Metropole Magazine

 
Today's Weather: Abuja NG: Partly Cloudy, Day 360|Night 260

            
27 Sep Written by  Ladi Opaluwa

Incidences on the Highway

A car must have run itself into a ditch. The traffic on the Mabushi express road was unusually heavy. Cars, anxious to get ahead of one another, had split into five or more tributaries but remained stagnant. Some in their manoeuvring risked slipping into those open ditches that seem especially built as receptacles for straying cars, of which there have been many. Worse, it was raining and it was the end of a work day. It would be a while before getting home, I thought, and resigned in silence to my fate. But some others were not so reserved. The car filled with murmurs, hisses, and other sounds of disgruntlement.

A car had indeed run into a ditch. Pitying eyes stared from various windows, imagining what might have happened to the victim, seeing how squashed the fore-part of the car was. There sympathy though was diluted with homilies on the etiquettes of driving, and perhaps a small mix of antipathy. S/he, beyond being an accident victim, was also a culprit who has held up a quarter of a city.

Once a driver wriggled himself out of the situation, the speed demons possessed him. He took advantage of such wide, sleek roads as can hardly be found anywhere else in the country. Their velocity proves that man will take whatever chance he has to get ahead of his mate.

Two cars were locked in a competition for supremacy, catching up and overtaking each other even in the tightest corners. These would be adults who berate Abuja’s juvenile stunt drivers for their irresponsibility, alas, they as well harbour the fantasy of man on the freeway. As they outran each other, snide remarks were left behind. This is road rage, the enmity between strangers. More insults are traded on the road than between Nigerian political opponents.

For the advantage of a few metres they continued to chase each other until they collided, and then both alighted from their cars. Ordinarily in these situations, the person with the posher car has the right to aggression because he would have suffered more loss. He would rant and threaten to call someone important. So in the confrontation that ensued, when the posher car man dipped a hand into his pocket it was expected he was going to bring out a phone to call the commissioner of police. But no, it is the pleasure of man to intimidate his fellow however he can, and what better tool of intimidation is there than a pistol wielded at the slightest irritation?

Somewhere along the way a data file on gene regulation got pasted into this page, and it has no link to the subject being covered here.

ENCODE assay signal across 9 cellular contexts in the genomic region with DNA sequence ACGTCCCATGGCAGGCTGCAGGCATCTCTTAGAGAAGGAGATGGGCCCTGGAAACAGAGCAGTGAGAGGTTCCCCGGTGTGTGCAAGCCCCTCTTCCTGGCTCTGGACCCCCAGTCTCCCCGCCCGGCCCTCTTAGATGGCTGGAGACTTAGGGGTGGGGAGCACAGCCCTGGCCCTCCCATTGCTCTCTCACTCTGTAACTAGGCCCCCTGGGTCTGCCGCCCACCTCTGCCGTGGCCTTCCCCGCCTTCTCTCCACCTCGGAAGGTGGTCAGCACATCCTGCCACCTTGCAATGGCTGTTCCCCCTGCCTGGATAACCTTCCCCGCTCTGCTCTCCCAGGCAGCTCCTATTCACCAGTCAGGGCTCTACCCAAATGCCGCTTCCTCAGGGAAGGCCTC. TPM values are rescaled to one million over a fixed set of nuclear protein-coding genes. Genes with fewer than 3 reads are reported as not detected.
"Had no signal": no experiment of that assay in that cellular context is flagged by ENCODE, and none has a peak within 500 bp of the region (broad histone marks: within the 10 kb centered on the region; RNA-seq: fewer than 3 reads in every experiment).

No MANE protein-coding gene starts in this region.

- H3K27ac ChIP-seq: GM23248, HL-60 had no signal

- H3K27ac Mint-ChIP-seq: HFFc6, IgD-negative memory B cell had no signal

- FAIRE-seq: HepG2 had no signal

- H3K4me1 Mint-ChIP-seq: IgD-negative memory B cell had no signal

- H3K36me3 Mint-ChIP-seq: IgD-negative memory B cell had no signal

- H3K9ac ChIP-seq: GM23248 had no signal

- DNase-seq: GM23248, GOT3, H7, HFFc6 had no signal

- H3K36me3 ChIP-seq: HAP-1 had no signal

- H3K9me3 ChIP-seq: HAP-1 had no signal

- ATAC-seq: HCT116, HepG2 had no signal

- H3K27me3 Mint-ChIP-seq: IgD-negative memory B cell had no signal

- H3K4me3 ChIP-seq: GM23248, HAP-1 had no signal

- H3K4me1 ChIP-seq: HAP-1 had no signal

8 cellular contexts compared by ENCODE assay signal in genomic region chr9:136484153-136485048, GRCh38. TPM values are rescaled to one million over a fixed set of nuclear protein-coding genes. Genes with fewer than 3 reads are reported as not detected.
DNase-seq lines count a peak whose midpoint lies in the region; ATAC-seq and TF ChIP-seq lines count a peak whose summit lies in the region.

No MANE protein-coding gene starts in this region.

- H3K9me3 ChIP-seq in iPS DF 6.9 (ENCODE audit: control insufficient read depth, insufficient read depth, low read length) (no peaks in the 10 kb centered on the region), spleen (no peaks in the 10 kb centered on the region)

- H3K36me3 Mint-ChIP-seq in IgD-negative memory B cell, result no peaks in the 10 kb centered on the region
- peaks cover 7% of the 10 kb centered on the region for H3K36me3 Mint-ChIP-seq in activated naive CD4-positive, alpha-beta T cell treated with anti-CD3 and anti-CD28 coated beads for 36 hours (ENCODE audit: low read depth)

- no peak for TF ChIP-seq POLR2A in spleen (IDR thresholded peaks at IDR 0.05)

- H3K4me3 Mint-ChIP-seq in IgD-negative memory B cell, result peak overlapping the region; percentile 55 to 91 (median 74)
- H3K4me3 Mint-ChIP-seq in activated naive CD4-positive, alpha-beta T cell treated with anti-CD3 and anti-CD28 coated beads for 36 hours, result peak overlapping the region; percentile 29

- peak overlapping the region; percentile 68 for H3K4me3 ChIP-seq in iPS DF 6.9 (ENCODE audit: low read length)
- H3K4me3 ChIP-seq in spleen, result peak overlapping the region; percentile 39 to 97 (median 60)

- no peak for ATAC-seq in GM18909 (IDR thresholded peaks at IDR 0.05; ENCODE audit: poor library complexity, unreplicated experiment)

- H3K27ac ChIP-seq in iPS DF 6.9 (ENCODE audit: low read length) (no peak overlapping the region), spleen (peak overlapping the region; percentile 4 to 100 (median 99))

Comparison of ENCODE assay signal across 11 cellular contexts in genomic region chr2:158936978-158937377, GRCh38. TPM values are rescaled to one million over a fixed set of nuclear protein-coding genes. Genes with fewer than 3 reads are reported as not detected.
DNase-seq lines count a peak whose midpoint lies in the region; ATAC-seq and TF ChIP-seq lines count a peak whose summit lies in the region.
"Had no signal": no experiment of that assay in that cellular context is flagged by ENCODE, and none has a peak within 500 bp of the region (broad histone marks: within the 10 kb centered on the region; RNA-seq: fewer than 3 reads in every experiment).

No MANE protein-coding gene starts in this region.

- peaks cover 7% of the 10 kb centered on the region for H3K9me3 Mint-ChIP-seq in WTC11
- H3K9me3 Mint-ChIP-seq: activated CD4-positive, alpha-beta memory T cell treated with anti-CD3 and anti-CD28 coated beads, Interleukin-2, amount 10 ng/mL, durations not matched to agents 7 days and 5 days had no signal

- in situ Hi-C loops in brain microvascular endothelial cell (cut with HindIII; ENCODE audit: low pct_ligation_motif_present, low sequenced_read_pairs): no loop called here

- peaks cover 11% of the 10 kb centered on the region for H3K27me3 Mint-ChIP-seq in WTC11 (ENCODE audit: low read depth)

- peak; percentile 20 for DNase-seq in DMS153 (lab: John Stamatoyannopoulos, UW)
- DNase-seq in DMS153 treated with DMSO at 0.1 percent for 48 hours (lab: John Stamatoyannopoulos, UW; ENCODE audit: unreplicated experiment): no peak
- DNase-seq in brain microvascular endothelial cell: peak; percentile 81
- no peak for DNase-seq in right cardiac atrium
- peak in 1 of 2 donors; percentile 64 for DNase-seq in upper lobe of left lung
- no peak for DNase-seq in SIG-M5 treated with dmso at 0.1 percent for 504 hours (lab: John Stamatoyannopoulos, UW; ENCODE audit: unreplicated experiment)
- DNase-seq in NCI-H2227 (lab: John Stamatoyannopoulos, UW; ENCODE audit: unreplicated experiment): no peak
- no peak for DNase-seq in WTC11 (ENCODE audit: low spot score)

Clearly, two sets of people exist in the world: those who have guns in their pockets and those who do not. The cars which had begun to slow down accelerated immediately. It was entertaining somewhat, in the way horror movies are, you want to watch, but from a safe place.

A young man in his haste to leave the scene spilled the content of his duffel bag on the road. Cars slowed for him to pick up his items, which were, among other things, a mobile phone and a face powder. Powder? That got people talking. Some said he was a woman-man, for lack of an appropriate vocabulary, others said he was a jobless gigolo, and so on and so forth.

Thus continued the speculations about the sexuality and lifestyle of the man, long lost in the crowd by the roadside. Each supported his/her assertions with logic, because, come to think of it, one reasoned, if he had a job, he would have no time for makeup. No one was willing to budge or let the subject pass. The story of the gay/unemployed gigolo would accompany us on the rest of the trip.

Listening to that was at least more entertaining, more tolerable than the moral debate that is easily begun by the mere sighting of a lady in mini skirt, or the criticism of government that is begun without provocation. Commuters are incredibly bored folks. It is understandable that with nothing to do but sit still among strangers, there is the urge to find a topic to harp on till each reaches his/her destination.

Dog